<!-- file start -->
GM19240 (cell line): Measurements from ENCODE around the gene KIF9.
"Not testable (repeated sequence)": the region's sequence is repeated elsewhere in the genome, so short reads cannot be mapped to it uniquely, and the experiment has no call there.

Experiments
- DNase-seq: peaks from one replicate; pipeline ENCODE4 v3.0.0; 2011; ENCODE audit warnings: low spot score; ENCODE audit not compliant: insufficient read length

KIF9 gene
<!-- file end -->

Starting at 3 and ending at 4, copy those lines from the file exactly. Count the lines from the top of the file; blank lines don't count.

Experiments
- DNase-seq: peaks from one replicate; pipeline ENCODE4 v3.0.0; 2011; ENCODE audit warnings: low spot score; ENCODE audit not compliant: insufficient read length